His mother lost weight and seemed to be in pain most of the time. The symptoms got worse as time went on. Even Philip could foresee the inevitable conclusion. And today God had called her.

After a night of listening to his mother’s pain filled attempts to breathe and offering what comfort a boy could offer to a dying adult, she had called him to her.

“Hold my hand my beautiful boy.” She said weakly. “I go to God soon, I hear him calling now.”

He held her hand which was almost skeletal in keeping with the ravages of the disease that held her prisoner.

“When I am gone fetch the Priest, he will do what is needed. I have saved some money in the Chest, enough to bury me. You will not be in debt for my sake…..”

Once again she drifted off into a troubled and pain filled sleep for an hour or so. Just before dawn as the light began to show through the sacking covering the tiny window, she started as if remembering an urgent errand. She panicked when she saw Philip was gone from her side. The boy rushed over to her and held her thin hand again. Her voice was so weak he could barely make out her words.

“My son you have kin over Maydstone way, find them, they will help. They are in our debt. I must go to God now…..I am sorry to leave you to face this harsh world alone…”

Tears rolled down his mother’s face as she kissed her son for the last time.

“I Love you my boy……” She whispered and then with a dry rattle in her throat she expelled her last breath and her eyes turned flat and glassy.

Philip cried over the still form of his mother for what seemed like forever but eventually he laid her hand down and closed her eyes as he had seen her do for his father. He kissed her cold forehead and sat once again on the mattress to wait.

As soon as it was as bright as the fog would allow he went to the large Church of St Micheal near the spring at the east end of the High Street. He took a moment to kneel before the statue of the Virgin. It was set into a niche in a buttress of the Church and offered the parishioners a chance to pray when no services were in progress inside. He dutifully prayed for his parent’s souls, but his prayers were hasty because of the nature of his surroundings.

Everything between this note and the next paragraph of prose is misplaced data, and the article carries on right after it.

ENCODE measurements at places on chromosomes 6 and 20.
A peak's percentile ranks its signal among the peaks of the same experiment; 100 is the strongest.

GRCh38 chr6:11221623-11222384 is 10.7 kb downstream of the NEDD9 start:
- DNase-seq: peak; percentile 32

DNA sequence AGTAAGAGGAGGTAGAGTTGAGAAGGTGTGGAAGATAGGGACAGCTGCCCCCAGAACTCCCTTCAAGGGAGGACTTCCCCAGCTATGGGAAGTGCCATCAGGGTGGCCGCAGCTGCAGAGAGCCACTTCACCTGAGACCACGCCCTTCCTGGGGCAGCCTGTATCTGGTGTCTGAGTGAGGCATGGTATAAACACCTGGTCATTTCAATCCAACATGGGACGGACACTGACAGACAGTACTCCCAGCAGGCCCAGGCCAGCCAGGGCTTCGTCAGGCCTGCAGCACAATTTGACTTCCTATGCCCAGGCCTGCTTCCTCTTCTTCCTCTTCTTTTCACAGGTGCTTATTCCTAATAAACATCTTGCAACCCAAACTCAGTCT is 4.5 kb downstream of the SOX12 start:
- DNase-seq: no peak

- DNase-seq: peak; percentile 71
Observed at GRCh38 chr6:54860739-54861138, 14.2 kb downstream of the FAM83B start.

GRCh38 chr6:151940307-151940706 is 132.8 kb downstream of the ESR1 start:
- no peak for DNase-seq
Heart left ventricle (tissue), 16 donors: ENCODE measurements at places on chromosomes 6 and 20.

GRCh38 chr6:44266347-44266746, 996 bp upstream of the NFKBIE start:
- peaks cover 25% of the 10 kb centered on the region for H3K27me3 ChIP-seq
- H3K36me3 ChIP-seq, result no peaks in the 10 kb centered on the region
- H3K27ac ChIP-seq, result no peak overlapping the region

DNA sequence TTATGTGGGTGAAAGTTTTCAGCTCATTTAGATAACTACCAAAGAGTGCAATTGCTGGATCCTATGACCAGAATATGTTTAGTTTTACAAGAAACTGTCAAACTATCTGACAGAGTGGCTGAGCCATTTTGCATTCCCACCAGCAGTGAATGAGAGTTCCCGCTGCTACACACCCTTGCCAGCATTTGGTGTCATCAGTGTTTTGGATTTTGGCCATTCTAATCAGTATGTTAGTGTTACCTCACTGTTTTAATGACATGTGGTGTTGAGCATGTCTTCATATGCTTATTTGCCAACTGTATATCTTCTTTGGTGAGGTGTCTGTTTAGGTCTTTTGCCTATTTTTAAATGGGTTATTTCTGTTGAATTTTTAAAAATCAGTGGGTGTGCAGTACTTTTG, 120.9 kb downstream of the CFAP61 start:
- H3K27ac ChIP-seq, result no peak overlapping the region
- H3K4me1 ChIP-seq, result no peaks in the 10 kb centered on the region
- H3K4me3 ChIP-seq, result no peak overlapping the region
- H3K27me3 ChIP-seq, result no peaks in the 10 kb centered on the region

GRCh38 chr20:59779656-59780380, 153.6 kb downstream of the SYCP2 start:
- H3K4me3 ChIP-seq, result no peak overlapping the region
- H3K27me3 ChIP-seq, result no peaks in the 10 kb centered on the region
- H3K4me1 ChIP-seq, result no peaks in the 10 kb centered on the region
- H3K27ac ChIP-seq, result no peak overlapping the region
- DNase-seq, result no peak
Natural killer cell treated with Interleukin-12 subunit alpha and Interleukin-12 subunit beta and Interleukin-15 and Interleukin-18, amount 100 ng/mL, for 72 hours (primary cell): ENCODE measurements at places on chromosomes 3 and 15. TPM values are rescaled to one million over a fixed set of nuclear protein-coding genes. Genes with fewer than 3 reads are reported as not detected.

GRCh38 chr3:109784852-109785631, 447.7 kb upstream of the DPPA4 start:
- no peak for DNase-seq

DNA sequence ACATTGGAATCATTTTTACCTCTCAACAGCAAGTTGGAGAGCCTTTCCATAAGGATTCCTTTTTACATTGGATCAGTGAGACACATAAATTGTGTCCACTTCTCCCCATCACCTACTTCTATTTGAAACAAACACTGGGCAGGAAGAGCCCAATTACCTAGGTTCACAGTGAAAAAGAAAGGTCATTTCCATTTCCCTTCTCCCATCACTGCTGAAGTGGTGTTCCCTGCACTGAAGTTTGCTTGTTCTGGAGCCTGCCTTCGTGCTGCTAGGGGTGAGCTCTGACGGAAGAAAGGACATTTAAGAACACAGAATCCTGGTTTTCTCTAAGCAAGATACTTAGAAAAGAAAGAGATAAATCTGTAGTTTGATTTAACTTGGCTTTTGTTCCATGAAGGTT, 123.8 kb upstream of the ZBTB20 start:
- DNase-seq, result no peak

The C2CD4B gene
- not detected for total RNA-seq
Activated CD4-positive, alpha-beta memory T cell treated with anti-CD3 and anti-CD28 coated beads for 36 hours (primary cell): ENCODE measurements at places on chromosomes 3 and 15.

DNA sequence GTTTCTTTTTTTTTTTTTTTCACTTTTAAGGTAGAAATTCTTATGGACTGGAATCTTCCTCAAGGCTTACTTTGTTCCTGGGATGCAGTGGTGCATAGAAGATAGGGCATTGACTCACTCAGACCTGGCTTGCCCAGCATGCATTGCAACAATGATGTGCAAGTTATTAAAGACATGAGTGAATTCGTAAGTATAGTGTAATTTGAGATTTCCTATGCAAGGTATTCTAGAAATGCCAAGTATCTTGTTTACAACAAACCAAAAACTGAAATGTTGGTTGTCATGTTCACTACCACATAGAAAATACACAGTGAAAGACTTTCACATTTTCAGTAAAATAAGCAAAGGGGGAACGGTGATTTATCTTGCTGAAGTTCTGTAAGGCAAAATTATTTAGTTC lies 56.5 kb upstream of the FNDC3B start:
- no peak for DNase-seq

He was in the midst of grey, lichen covered and ancient gravestones. It was scary enough at night but in the fog it seemed eerie and menacing. His imagination peopled it with ghostly apparitions hiding behind each stone. As soon as he felt he had prayed enough the literally ran around the walls of the great Church, expecting a skeletal hand to grab him with each step

He wiped his face with a dirty hand on the way but all he managed was to spread the dirt on both. The Priest, a kindly man who had visited both his parents when they were ill, was in the Church porch unlocking the great wooden door. The boy tugged at his black robe.

He told the man of his mother’s death and the Vicar, Father Mark, went back to the hut to perform the necessary rites for her.

The Priest was out of breath when they arrived at the tiny structure. The boy picked up a wooden cup and offered him some beer from a small barrel which he accepted. He drank it, though it proved to be very bitter, and when he regained his breath he thanked the lad.

He bent over the body of Philip’s mother. She had taken on the pallor of the deceased. The Priest muttered words the lad couldn’t understand as he made the sign of the cross over his mother’s chest several times. Afterwards he sat down and tried to offer comfort to the boy. Philip spoke very little. This kindly fat man was the same man who preached about sin and hell fire every day and small boys always had sins, imagined or otherwise, on their conscience. He was intimidated and his tongue refused to co-operate.

“Your mother was at peace with God, she had already confessed her sins to me when I visited a few days ago and was absolved. Now we must make enquiries as to what we can do for you, young Philip. Have you family nearby, friends of your mother possibly?.”

“Mistress Tyler.” The boy said shyly. “She lives up the lane.”.

That appeared to use up his meager store of words but the Vicar knew the woman well. She helped in his magnificent Church. It was not far. He had time before mass to visit her.

Father Mark broke the awkward silence.

“I will see her on my way back and discuss your sad case with Adam Smith, the Sherriff’s man and we will see what can be done. Mistress Tyler will no doubt bring you when she comes to mass today but it will take some time to arrange things. Come and see me tomorrow after Morning Mass.”